The Evolution of Automated Bowl Feeders

As trends in the consumer market have changed, so have the automated technologies used in manufacturing facilities. Due to current preferences in the consumer market, which demand high-quality, customized products available at a low cost and in the shortest time possible, manufacturers are using smart and flexible automated production equipment to produce their goods. However, advances in part feeding systems initially did not keep pace with other automated industrial technology developments and have only recently caught up thanks to the integration of robotics and machine vision. This blog aims to discuss the evolution – as well as the significant benefits – of today’s automated bowl feeders. 

The History of Automation in Part Feeding Systems 

While part feeding was accomplished by hand in the earliest days of the manufacturing industry, this was too time consuming and inefficient to satisfy the needs of mass production, which led to the development of automated part feeders, such as bowl feeders

Traditional bowl feeders relied on mechanical vibration or centrifugal force to sort and distribute parts to a production line.

These feeders, which were typically dedicated to a single production line, were successful in applications that manufacture large volumes of a single part; however, traditional bowl feeders tend to be part specific and are difficult to convert for use with a different product or production line. Because of this, manufacturers that run mixed or variable production must purchase several bowl feeders to accommodate their production requirements. 

To eliminate the purchase of multiple part feeders and satisfy the current trend toward smaller, batch-like production processes, there was a growing need to develop an automated flexible feeder system. This was accomplished by integrating traditional bowl feeders with robotics and machine vision to create a feeding system that could successfully adapt to smaller production runs and variable parts to handle the demands of  frequent batch changes. 

What we have available today are automated flexible feeder systems that consist of a flexible feeder bowl, an integrated vision system and a robot that seamlessly work together to align and feed parts, regardless of their shape, in assembly and packaging operations.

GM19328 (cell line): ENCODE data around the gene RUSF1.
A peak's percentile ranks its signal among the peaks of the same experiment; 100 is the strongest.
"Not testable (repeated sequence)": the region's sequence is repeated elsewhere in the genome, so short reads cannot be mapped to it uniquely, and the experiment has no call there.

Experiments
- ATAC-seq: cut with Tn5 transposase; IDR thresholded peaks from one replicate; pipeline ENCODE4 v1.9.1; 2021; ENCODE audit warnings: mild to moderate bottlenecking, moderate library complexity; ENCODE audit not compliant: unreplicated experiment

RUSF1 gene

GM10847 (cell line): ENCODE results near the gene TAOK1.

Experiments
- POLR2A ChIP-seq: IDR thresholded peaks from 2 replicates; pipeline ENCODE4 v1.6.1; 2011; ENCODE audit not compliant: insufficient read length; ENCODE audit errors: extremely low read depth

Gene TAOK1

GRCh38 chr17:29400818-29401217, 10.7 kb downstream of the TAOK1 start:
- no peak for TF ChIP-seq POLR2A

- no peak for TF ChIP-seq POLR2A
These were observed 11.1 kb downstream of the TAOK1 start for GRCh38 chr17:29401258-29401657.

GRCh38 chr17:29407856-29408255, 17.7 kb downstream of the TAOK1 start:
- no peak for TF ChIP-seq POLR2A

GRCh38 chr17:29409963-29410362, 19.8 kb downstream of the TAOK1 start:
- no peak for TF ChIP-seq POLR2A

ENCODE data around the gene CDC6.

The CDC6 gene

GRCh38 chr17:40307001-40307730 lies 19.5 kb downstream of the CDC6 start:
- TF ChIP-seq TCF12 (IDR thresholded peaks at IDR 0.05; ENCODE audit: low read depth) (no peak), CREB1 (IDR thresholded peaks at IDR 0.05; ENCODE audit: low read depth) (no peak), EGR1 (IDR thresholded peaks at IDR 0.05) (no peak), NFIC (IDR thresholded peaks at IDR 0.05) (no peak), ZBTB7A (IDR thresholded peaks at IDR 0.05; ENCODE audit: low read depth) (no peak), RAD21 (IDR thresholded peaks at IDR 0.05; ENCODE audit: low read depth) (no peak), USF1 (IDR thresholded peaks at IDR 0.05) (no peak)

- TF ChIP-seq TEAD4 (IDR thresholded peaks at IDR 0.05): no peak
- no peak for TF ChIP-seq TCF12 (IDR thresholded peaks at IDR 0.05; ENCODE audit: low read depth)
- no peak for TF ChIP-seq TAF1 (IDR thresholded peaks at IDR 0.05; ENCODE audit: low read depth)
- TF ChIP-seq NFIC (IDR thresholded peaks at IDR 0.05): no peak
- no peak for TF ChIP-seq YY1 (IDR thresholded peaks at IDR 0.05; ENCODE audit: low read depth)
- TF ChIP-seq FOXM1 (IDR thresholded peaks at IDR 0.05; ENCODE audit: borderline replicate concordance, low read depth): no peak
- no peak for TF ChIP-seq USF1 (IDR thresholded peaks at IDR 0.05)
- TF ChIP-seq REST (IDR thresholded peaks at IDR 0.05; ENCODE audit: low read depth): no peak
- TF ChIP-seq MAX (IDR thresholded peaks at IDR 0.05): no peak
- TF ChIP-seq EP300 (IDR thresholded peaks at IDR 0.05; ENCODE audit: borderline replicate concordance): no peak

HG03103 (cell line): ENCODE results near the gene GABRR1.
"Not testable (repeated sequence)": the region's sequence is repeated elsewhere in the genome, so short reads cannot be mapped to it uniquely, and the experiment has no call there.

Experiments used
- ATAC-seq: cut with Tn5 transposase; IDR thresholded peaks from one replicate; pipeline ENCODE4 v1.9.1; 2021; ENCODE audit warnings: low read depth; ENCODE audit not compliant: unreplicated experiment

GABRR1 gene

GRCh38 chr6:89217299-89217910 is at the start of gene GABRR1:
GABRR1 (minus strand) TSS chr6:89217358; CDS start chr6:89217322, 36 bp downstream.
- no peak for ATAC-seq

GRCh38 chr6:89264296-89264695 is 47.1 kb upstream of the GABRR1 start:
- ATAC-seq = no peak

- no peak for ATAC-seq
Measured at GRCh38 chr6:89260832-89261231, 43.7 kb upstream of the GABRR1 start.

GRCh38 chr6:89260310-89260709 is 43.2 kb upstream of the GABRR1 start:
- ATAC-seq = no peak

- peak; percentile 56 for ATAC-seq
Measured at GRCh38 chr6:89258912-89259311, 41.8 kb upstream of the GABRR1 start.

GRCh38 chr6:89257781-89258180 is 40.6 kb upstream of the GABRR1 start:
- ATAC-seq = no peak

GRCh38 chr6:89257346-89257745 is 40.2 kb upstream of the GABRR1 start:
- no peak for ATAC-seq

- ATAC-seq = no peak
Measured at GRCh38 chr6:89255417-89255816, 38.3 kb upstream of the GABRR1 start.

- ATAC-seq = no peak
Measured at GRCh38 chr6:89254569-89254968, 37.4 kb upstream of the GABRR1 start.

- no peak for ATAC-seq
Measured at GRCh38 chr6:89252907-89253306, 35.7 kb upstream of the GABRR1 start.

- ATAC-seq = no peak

In today’s flexible part feeding systems, components are dropped onto a feeder surface where a robot equipped with machine vision accurately identifies properly oriented parts, and using pick-and-place functionality, quickly and consistently picks them up and places them on the production line. Thanks to the ability to program modern feeding systems for multiple parts, many different components can be run on the same feeder with minimal effort. In addition, today’s flexible feeders are compatible with most parts, including silicone, and multiple programs can be loaded into the system to permit efficient and effective switching between parts and production runs. 

These developments encourage the agility to keep pace with today’s manufacturing dynamic that requires handling multiple components to accommodate the trend toward variable production runs. 

The Advantages of Modern, Automated Bowl Feeder Systems

Thanks to the seamless integration of advanced robotics and vision systems, today’s automated bowl feeder systems offer significant advantages over traditional bowl feeders, including:

  • The ability to preprogram the feeding system for multiple components and parts, allowing manufacturers to efficiently accommodate variable production batches with the touch of a button versus purchasing several traditional bowl feeders. 
  • The accommodation of silicone parts or those with complex geometries using the same automated bowl feeder system, as well as the ability to pick parts without a specific orientation on the feeder surface increases the accuracy, efficiency and flexibility of the feeding system. 
  • A reduction in capital costs, floorspace and inventory can be achieved because modern flexible feeders can handle a variety of different parts in mixed and variable production facilities, so these manufacturers do not have to purchase and store additional part feeders to satisfy changing production lines. 
  • The incorporation of robotics and machine vision provides higher levels of overall efficiency as machine vision reduces the chances of errors and the use of robotics increases the speed. This combination of speed and accuracy maximizes the efficiency of part feeding and facility throughput. 
  • The use of machine vision in automated part feeding systems is also likely to lead to higher product quality. Not only does machine vision enhance accuracy and allow part feeders to select only properly oriented parts, but the system can be programmed to inspect parts at the same time to avoid the use of defective components, increasing the quality of the finished product. 

Today’s automated and flexible bowl feeders have evolved into smarter technologies that enhance modern production lines, allowing manufacturers to keep up with quality and throughput goals and accommodate frequently changing or variable production batches to meet consumer demand for high-quality, customized products. To learn more about the benefits of modern flexible feeding systems, please contact DevLinks or JHFOSTER today.